Before investing in the Philippines, Japan firms raise nagging issues

Before investing in the Philippines, Japan firms raise nagging issues
Manila, Philippines

MANILA, Philippines - Although top executives of Japan's major companies remain keen on investing in the Philippines given the country's "strong growth potential," they continue to stress the need for the government to address pressing concerns, such as lack of adequate infrastructure and high power costs, which are necessary to create a more conducive environment for trade.

At the same time, Japanese firms are seeking a "status quo" on the country's incentive regime, as the proposed changes may only drive away investors.

Akio Mimura, chair of Japan Chamber of Commerce and Industry, said in a briefing late Thursday that they took up these issues with President Aquino during a courtesy call at Malacañang.

Mimura is part of what is considered to be the largest, top-level business delegation from Japan, composed of about 100 top executives wanting to tap various trade and investment opportunities in the Philippines.

According to Mimura, the Philippines' strength lies not only in its sustained economic growth, but also in its demographic situation, where the median age is roughly 23 years. This translates to a huge and able labour force.

Add to that is the fact that Filipinos are eager to work and have shown loyalty at work, Mimura said, citing the low incidence of industrial disputes or strikes.

But the Japanese businessman noted that, despite all these good points, the Philippine government must resolve pressing issues, which are deemed critical in boosting the overall competitiveness of the country.

Mimura also mentioned the significance of the public-private partnership scheme, where government has been rolling out the necessary infrastructure projects.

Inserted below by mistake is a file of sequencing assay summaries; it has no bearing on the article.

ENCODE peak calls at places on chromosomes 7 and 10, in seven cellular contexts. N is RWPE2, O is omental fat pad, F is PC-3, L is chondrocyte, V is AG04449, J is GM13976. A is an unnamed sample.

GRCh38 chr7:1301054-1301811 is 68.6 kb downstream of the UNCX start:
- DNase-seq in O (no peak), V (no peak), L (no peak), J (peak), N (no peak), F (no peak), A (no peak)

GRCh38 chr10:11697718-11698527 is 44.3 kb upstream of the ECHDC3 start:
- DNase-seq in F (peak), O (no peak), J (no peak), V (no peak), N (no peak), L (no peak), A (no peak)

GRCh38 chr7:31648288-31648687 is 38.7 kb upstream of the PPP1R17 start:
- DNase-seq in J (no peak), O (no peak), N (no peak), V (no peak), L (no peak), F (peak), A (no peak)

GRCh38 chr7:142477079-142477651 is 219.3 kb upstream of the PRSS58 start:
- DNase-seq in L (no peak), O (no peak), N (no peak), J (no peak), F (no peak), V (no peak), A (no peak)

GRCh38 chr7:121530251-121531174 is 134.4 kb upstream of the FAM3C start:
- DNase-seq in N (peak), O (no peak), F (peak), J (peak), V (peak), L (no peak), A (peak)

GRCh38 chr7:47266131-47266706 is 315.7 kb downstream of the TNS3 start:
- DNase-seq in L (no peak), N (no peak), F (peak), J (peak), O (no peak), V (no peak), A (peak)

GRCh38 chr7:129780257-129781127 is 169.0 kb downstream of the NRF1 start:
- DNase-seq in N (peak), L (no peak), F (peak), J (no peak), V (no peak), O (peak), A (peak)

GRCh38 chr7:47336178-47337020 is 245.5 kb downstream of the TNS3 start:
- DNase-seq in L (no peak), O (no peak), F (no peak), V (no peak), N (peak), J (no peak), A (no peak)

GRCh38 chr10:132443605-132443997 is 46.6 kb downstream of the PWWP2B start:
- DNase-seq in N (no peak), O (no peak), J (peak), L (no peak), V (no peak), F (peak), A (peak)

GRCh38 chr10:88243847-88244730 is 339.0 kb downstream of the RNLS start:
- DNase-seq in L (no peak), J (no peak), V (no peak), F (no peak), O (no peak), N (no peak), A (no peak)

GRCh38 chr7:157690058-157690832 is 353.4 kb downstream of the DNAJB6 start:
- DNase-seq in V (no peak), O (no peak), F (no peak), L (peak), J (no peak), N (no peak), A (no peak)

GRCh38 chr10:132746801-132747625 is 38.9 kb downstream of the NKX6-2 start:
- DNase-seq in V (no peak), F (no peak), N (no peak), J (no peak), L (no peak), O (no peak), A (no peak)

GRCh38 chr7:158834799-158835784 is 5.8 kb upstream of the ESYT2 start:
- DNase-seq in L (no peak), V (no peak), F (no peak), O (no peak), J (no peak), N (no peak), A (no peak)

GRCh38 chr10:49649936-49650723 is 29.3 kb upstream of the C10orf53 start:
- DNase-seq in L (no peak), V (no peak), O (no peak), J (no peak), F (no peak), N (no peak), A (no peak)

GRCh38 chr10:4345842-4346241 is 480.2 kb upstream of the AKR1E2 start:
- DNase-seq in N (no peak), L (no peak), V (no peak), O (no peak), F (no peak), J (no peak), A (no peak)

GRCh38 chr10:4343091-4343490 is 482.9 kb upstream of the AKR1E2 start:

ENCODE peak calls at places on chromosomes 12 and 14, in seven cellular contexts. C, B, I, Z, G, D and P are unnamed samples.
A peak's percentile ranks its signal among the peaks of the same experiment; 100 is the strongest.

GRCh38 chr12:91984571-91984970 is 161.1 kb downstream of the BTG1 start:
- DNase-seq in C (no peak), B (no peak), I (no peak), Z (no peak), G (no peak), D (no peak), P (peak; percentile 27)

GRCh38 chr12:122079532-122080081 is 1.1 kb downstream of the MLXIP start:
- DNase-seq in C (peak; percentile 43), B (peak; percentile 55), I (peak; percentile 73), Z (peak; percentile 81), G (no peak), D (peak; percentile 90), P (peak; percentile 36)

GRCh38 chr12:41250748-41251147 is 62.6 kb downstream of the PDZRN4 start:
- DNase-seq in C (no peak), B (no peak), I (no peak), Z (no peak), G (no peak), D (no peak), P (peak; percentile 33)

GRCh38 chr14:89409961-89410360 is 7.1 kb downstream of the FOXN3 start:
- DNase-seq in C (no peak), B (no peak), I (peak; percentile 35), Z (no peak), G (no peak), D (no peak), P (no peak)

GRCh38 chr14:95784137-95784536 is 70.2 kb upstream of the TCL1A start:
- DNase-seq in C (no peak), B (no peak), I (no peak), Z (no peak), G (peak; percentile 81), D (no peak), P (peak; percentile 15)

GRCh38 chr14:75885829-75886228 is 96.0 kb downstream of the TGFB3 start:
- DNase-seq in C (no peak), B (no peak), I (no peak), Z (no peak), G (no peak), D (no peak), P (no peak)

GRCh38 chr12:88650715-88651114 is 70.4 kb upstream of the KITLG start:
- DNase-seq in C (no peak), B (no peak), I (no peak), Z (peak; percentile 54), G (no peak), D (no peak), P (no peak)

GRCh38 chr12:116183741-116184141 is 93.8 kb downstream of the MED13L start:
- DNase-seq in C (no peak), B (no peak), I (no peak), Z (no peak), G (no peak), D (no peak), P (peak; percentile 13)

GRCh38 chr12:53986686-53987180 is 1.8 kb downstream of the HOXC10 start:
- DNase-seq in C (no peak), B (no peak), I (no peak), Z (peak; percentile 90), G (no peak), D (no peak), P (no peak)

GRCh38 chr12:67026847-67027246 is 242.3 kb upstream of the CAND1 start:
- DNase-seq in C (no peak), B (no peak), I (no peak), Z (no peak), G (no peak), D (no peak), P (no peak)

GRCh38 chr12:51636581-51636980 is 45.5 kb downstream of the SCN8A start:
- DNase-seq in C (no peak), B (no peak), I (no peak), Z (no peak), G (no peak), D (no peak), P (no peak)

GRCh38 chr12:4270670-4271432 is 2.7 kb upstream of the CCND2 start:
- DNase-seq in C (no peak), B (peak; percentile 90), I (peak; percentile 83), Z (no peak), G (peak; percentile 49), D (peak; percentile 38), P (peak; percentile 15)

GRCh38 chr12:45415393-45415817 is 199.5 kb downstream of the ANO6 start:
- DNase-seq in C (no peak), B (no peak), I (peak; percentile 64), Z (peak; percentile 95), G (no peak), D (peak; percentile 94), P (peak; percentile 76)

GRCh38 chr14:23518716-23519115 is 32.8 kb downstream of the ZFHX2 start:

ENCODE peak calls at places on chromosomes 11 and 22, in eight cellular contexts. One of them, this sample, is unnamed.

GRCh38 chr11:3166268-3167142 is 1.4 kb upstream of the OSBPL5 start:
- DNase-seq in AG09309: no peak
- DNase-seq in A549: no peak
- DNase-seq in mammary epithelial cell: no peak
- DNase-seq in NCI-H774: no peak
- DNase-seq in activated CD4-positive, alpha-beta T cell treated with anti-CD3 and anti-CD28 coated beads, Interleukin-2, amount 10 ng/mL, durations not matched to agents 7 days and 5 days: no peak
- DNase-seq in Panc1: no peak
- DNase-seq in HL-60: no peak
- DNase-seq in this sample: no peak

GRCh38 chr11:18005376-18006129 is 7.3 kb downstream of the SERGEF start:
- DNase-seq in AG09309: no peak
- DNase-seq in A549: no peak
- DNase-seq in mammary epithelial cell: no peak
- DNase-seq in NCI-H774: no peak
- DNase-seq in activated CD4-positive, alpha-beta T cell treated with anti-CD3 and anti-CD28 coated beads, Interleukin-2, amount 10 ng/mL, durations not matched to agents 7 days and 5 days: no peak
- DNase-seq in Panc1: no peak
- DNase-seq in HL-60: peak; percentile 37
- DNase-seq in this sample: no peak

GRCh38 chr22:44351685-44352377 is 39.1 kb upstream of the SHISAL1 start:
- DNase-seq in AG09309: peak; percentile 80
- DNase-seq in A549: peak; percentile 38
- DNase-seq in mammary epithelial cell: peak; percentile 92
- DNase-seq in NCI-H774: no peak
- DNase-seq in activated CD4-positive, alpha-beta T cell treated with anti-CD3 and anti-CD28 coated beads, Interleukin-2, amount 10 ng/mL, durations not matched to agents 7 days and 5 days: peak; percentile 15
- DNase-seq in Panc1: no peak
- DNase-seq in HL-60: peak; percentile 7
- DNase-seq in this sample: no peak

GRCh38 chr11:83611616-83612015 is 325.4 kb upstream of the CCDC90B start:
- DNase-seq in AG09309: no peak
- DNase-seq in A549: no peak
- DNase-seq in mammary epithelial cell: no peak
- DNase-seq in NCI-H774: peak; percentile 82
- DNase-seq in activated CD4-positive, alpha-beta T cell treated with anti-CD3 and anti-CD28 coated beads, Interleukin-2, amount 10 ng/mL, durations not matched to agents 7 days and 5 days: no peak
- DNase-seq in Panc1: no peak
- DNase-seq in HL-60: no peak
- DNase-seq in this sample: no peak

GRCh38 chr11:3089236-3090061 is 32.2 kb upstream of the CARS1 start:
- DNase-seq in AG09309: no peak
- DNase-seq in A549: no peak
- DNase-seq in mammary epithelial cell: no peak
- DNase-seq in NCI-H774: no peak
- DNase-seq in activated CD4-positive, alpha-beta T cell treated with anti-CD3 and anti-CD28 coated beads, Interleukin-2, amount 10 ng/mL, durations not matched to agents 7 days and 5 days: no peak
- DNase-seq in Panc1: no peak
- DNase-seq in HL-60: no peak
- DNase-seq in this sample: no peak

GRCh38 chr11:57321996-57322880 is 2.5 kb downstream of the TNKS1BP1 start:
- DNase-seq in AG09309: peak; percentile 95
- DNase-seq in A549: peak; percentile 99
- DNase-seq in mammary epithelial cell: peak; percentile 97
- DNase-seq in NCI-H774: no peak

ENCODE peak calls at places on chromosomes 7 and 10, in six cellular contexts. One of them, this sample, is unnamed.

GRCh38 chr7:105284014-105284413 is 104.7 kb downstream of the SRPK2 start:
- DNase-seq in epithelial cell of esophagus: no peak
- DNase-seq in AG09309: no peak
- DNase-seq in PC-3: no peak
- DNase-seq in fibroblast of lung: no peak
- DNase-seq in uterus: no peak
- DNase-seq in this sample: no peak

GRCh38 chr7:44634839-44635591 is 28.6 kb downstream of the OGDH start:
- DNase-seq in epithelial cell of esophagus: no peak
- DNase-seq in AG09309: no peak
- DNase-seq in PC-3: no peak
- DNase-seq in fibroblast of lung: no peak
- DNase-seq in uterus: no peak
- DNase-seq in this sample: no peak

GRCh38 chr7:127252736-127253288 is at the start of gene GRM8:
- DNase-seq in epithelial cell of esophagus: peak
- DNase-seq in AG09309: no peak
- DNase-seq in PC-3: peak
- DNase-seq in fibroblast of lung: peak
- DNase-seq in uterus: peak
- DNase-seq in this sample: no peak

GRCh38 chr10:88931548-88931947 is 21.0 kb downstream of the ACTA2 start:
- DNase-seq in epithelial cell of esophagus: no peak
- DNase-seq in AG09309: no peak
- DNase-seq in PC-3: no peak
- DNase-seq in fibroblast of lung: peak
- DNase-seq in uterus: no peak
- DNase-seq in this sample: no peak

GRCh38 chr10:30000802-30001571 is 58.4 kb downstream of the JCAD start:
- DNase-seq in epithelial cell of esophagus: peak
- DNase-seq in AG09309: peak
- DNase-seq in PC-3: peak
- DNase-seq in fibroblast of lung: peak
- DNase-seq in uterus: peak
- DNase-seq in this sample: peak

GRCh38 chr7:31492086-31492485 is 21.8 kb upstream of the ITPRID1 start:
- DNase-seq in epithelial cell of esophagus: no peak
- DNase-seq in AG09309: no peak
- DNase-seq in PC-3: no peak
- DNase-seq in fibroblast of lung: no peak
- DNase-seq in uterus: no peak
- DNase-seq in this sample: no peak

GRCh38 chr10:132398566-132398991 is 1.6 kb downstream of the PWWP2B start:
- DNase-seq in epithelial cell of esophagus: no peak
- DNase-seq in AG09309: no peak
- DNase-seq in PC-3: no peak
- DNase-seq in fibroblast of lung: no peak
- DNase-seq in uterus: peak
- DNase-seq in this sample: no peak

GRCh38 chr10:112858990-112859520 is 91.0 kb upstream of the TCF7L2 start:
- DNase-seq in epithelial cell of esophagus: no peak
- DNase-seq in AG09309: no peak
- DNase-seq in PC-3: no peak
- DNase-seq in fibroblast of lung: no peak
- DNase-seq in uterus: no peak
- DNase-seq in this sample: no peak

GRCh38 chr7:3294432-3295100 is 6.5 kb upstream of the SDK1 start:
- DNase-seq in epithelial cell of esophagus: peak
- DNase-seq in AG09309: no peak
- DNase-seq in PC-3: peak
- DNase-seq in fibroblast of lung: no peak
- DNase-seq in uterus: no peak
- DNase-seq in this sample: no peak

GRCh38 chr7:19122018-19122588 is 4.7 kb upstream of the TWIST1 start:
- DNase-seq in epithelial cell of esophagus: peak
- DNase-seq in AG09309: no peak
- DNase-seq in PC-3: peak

The Japanese businessmen, Mimura said, are "impressed" by the fact that a number of such projects are already being implemented in the Philippines.

"We are happy given that the Philippine government is fully and completely aware of those issues and problems on infrastructure. One of the positive responses to these problems, for power for instance, was that the country's renewable energy sector is being developed, while power plants are being planned to be put up. Philippine officials also said there are particular incentives given to those who decide to invest in power generation in certain areas where supply is tight. They urged Japanese investors to study these special incentives," he added.

According to Nobuo Fujii, vice president of Japanese Chamber of Commerce and Industry of the Philippines Inc., the group hopes that the government will retain the current fiscal incentive regime, particularly that which is being implemented in the areas managed by the Philippine Economic Zone Authority.

He said changing these programs would only deter investors.

Fujii noted that the group is not in favour of changing the rules on incentives, especially since the Philippines is currently the top-of-mind choice among Japanese investors seeking a new manufacturing location outside China.

There are about three Japanese firms that are set to come into the country, while a small plastic molding company, which will serve three printer companies (Epson, Brothers and Canon), is set to open its facility soon, Fujii added.

"More companies are coming in, but [with these changes in fiscal] policy, many are becoming a bit hesitant to do so."

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